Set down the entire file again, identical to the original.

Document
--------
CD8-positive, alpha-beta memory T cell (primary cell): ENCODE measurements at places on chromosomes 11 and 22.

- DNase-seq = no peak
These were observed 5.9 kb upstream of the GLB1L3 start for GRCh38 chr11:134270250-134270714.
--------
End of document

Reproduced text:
CD8-positive, alpha-beta memory T cell (primary cell): ENCODE measurements at places on chromosomes 11 and 22.

- DNase-seq = no peak
These were observed 5.9 kb upstream of the GLB1L3 start for GRCh38 chr11:134270250-134270714.